Note: the following article is about a famous person taking a conspiracy theory to Twitter and forgetting that everyone sees when he harasses people online. This is not an indictment on Bernie Sanders or the majority of his supporters. This is, however, about a minority who have become both avid and vocal conspiracists.
Written by Josh Barro (Business Insider)
Tim Robbins is a famous actor and a campaign surrogate for Bernie Sanders. He’s also a useful case study in why so many of Sanders’ supporters are intolerable.
On Monday, he tweeted a theory of why Bernie Sanders is trailing Hillary Clinton: The machines are rigged, as demonstrated by Sanders’ stronger performance in exit polls than in actual election results.
Here’s [that tweet]:
— Tim Robbins (@TimRobbins1) April 25, 2016
Of course, the real reason Sanders does better in exit polling than actual votes is that Sanders supporters will not shut up about Bernie Sanders, so of course they’re eager to talk to exit pollsters. That, not a national conspiracy among county election administrators to rig the system for Hillary Clinton, is what’s at play.
But Robbins’ nutty conspiracy mongering starts to seem sensible if you place yourself in the mindset of a Sanders supporter, as laid out by Sanders himself.
Remember, Sanders believes that if voters were truly paying attention to the issues and uninfluenced by special interests, then more than 90% of people would support his agenda.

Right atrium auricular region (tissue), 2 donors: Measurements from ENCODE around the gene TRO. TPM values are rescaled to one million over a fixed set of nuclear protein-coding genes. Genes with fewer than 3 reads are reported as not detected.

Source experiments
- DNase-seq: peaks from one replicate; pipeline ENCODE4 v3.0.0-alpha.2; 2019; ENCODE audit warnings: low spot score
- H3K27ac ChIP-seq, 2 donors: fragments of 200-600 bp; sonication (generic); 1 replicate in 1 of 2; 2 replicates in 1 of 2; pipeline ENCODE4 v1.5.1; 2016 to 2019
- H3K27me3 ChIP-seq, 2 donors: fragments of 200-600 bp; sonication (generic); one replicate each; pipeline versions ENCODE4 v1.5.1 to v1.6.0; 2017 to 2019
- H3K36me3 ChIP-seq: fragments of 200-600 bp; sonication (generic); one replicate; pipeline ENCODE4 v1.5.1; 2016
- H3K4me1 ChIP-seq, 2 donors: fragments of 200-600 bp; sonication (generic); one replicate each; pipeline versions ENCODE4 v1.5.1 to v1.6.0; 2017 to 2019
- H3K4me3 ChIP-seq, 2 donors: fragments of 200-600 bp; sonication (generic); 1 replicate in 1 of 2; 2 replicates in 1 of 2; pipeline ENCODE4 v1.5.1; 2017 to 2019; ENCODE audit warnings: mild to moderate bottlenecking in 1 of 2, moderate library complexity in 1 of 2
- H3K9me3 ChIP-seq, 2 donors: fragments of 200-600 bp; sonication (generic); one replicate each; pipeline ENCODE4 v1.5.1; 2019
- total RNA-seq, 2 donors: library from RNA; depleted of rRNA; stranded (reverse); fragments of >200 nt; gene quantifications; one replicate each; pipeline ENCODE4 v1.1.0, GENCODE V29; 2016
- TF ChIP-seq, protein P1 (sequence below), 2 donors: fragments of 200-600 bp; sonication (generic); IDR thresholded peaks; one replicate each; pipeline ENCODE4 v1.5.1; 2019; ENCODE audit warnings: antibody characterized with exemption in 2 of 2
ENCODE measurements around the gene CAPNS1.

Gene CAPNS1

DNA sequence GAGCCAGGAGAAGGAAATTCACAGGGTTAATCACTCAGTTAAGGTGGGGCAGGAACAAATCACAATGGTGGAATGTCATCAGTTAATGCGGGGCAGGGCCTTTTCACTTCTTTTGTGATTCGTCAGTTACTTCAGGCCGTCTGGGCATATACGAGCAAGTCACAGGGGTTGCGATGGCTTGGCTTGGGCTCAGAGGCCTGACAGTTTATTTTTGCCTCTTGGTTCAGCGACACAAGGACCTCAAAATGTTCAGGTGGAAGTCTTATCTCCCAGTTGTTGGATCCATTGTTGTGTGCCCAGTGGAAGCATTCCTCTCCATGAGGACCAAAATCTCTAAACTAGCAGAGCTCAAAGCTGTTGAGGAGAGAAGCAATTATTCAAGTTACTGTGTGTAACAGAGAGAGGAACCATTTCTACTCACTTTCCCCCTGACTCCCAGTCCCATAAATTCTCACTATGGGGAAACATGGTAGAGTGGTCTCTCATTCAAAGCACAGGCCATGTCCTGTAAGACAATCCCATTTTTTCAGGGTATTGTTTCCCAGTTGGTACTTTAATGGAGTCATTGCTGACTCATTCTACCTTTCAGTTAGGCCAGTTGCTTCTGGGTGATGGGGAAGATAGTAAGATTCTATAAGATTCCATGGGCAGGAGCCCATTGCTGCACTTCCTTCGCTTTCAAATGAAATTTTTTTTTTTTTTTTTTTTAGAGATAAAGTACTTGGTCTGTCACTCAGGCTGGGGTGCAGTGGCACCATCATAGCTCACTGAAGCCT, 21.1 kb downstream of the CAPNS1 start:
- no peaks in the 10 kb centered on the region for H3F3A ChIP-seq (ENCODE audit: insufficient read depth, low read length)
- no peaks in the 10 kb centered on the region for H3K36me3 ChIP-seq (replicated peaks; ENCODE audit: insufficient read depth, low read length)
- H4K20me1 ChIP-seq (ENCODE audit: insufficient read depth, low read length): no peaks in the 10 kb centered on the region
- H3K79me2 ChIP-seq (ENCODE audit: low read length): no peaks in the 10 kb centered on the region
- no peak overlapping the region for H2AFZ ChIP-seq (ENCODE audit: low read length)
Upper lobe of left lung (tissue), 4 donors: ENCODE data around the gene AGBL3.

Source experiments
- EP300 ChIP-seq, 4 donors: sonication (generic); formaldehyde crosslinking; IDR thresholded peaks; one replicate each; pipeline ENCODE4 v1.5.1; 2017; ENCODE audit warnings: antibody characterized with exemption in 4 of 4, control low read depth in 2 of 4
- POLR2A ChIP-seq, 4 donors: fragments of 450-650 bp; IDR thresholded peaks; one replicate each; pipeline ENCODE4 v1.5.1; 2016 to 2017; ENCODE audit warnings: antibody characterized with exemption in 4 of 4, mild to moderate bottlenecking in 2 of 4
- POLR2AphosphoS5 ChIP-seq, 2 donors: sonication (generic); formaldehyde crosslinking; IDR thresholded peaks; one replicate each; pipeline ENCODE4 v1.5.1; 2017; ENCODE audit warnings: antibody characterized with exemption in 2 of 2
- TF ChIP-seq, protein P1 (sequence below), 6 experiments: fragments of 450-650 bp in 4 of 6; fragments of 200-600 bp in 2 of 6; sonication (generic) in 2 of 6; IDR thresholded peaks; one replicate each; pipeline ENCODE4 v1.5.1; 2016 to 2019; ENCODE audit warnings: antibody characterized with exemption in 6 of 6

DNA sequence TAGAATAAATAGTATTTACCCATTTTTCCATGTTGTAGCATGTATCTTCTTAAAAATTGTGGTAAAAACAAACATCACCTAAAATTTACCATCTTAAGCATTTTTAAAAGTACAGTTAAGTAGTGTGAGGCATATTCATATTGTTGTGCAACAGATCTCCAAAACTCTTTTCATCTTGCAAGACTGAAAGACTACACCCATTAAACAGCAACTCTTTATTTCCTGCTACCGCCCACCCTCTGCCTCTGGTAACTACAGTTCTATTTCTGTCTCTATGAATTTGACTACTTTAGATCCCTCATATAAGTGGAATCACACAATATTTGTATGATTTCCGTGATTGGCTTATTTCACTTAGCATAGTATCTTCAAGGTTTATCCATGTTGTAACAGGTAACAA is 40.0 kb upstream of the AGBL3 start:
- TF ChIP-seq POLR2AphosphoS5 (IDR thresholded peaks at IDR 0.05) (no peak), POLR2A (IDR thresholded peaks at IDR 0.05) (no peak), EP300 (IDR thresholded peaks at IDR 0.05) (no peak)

If that is really true, then there can be only three possible reasons Sanders is losing: Voters are ignorant, they’ve been bought off, or they actually are voting for him and the machines are rigged. If you honestly believed that, then why wouldn’t you approach Sanders’ opponents as ignorant and corrupt?
Robbins — who, in fairness, was very good in “The Shawshank Redemption” — managed to indulge in the vote-rigging and -buying aspects of this theory in just the last few hours. After tweeting the “rigged” theory, some Twitter users responded to say that he was wrong.
So he accused them individually of being on the payroll of Correct the Record, a pro-Clinton super PAC.
Here’s a sampling:
It’s common for Sanders supporters to accuse politicians and reporters of being bought off. The remarkable thing here is that Robbins is lobbing these accusations at individual voters. It might seem odd that Clinton allies would bother paying off a Twitter user with just 46 followers — but then, choosing to oppose Bernie Sanders is so weird that it’s hard to understand how else it would happen.
The third mode of Sanders supporter engagement with disagreement is condescension: If you weren’t paid off and your vote wasn’t stolen from you, then maybe you’re just too ill-informed to realize Sanders is the candidate you actually want.
We haven’t seen this from Robbins on Monday, but he did say earlier this month that winning South Carolina is no more important than winning Guam, which was definitely condescending to Democrats in South Carolina and Guam.
If Robbins and other Sanders supporters want to be less insufferable in the future, then they might consider that sometimes candidates lose because voters disagree with them on issues — or don’t think they’re the most capable candidates for the job.
Just putting it out there.